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March 2016

Pediatric Antimicrobial Discharge StewardshipAn Unmet Need

Author Affiliations
  • 1Division of Pediatric Infectious Diseases, Department of Pediatrics, University of Utah, Salt Lake City
  • 2Department of Pediatrics, Children's Mercy Hospitals & Clinics, University of Missouri, Kansas City
  • 3Division of Infectious Diseases, The Children’s Hospital of Philadelphia, Philadelphia, Pennsylvania
JAMA Pediatr. 2016;170(3):191-192. doi:10.1001/jamapediatrics.2015.3369

Antibiotic overuse is the most important contributor to antibiotic resistance, which is a mounting health and economic threat. Overuse also leads to avoidable costs and toxicities including disruption of the host microbiome, which has been linked with chronic illness.1 Therefore, reducing antibiotic overuse is a patient safety and public health priority.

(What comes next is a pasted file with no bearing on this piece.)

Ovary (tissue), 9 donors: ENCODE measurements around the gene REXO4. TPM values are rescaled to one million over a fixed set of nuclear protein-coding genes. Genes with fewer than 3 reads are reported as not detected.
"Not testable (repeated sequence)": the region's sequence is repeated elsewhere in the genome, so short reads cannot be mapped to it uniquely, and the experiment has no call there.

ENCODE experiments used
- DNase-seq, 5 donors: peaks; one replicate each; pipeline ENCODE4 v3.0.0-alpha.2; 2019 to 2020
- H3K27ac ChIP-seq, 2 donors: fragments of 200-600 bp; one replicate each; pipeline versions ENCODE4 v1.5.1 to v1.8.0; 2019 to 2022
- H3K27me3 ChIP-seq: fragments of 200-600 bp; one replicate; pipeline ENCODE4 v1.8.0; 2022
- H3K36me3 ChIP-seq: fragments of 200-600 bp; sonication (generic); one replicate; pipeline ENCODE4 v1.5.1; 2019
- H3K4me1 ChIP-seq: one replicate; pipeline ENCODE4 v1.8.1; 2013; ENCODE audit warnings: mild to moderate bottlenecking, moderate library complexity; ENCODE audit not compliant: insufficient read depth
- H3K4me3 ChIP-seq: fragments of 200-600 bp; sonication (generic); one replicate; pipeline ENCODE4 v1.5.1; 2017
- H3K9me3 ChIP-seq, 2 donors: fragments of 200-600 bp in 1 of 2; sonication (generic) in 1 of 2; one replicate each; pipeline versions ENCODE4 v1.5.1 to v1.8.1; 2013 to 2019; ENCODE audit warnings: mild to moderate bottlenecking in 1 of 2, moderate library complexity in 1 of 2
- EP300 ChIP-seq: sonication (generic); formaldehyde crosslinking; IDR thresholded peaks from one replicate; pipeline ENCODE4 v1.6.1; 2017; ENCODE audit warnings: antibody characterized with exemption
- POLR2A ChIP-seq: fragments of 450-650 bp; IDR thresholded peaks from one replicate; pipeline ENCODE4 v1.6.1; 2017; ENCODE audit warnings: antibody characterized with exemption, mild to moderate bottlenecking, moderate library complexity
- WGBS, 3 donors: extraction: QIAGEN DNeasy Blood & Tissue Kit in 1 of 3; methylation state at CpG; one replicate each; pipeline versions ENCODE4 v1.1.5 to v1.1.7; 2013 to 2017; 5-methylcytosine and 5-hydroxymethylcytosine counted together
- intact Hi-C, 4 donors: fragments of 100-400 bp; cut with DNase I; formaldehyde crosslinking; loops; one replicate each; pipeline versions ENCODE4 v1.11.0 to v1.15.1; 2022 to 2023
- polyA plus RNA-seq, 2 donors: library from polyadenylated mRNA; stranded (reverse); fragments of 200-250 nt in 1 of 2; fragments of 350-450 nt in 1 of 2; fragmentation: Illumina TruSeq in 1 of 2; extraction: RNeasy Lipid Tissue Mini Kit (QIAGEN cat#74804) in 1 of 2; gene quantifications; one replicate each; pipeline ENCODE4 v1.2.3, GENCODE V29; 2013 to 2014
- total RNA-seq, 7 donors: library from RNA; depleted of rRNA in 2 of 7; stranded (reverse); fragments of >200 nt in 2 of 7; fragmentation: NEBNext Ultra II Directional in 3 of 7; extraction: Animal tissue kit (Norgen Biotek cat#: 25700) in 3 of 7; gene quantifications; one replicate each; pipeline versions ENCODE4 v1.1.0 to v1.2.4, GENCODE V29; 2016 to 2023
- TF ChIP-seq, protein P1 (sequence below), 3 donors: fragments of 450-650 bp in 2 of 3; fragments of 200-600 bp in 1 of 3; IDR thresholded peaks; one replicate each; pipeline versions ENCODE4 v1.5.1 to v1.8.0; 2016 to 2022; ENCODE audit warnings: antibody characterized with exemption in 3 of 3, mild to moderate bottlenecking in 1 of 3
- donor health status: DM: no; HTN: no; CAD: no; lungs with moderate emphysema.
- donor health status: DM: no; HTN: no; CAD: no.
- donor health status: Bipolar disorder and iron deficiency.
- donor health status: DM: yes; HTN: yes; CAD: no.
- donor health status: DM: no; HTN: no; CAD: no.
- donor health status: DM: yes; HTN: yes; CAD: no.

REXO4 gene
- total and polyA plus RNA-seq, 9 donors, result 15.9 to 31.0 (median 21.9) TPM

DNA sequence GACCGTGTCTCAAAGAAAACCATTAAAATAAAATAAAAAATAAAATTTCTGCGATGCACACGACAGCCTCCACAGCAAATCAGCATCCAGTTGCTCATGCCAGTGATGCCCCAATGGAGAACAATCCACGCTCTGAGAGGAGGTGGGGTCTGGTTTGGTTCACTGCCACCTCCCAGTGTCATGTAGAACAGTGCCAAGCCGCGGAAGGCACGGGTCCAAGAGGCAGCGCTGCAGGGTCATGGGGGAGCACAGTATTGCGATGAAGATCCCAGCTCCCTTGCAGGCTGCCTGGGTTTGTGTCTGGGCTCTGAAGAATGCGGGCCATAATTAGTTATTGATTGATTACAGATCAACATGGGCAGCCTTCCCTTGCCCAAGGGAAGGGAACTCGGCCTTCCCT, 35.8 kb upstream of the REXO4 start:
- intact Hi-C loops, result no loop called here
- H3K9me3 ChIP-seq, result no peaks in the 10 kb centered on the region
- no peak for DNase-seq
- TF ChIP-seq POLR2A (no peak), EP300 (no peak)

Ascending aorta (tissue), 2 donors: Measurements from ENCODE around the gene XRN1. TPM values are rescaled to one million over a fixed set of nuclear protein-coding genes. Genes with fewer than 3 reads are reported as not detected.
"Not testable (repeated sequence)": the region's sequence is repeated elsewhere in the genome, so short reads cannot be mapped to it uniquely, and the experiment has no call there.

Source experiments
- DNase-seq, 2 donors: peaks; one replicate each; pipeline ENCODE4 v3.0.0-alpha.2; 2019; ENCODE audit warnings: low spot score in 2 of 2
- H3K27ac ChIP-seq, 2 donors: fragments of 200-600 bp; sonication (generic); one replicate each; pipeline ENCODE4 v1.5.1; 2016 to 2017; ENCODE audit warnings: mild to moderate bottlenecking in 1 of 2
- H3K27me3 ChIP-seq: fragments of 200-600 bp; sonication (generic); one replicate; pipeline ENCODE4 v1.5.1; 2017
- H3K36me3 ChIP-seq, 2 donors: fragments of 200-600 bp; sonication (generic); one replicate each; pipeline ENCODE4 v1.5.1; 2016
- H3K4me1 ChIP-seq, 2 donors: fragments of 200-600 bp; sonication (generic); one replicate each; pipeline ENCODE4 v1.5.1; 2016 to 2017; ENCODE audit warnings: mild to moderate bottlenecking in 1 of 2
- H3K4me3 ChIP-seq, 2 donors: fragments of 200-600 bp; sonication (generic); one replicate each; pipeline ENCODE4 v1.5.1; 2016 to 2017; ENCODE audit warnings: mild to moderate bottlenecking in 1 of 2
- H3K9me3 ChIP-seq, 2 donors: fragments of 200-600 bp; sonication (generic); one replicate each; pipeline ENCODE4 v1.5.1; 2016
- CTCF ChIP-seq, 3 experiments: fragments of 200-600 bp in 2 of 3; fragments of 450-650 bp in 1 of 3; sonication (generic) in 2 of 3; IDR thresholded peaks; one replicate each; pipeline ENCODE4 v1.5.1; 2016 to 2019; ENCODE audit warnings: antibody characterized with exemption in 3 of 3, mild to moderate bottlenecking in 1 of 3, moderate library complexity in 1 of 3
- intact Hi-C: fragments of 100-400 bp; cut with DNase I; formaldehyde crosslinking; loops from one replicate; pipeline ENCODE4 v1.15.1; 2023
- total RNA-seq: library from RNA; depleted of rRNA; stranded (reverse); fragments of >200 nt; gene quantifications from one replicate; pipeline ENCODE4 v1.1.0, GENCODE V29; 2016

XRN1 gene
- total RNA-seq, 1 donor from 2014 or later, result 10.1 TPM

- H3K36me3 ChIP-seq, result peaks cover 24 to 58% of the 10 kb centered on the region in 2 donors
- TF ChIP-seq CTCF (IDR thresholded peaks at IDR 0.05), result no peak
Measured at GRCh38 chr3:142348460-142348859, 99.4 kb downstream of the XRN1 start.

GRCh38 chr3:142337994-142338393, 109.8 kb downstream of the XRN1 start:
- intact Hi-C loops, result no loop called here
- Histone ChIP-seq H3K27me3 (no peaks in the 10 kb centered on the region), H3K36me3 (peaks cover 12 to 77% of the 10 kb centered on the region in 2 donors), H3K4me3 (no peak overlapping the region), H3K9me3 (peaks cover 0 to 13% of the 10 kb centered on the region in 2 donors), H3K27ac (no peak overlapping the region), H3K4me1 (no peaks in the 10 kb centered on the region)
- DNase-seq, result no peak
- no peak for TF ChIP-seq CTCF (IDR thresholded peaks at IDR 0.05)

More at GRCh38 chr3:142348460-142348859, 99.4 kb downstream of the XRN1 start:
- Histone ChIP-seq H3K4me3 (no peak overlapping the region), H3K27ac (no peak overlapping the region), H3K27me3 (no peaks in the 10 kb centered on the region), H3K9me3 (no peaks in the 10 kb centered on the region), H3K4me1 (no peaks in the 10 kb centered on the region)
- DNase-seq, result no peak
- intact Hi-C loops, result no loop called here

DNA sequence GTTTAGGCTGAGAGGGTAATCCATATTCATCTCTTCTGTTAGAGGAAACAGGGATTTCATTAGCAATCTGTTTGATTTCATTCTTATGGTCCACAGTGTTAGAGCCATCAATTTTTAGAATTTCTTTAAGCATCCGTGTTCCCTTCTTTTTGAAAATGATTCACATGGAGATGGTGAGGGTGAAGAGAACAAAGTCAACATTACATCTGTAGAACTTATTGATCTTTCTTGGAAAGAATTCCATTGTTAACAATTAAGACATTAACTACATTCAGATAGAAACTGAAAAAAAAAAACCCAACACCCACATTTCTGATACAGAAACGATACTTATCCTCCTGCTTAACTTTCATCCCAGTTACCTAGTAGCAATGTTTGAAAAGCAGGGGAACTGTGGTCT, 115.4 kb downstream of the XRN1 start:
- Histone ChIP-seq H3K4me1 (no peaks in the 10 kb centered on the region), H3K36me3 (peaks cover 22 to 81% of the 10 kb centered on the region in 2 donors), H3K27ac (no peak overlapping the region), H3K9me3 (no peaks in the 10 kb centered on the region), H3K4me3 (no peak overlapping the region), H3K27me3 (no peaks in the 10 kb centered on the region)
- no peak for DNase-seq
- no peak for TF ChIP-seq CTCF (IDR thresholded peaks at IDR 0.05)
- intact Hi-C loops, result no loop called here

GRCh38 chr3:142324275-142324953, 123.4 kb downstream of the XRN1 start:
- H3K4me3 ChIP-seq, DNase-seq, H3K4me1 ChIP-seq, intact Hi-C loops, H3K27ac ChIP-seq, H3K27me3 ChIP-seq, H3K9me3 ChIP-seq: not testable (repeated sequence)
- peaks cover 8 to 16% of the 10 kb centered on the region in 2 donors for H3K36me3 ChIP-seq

One of the most effective strategies to reduce antibiotic overuse is implementation of antimicrobial stewardship programs. Hospital-based antimicrobial stewardship programs comprise infectious diseases pharmacists and physicians who develop interventions to optimize antimicrobial use. These interventions include requiring prior authorization for use of certain antimicrobials, real-time review of antimicrobial prescribing with education and feedback to prescribers, and guideline development. Antimicrobial stewardship programs are effective in reducing the overall volume of antibiotics prescribed as well as enhancing adherence to local and national guidelines.2,3 However, hospital-based antimicrobial stewardship programs primarily focus on antibiotic prescribing during hospitalization and rarely target prescribing at the time of discharge.

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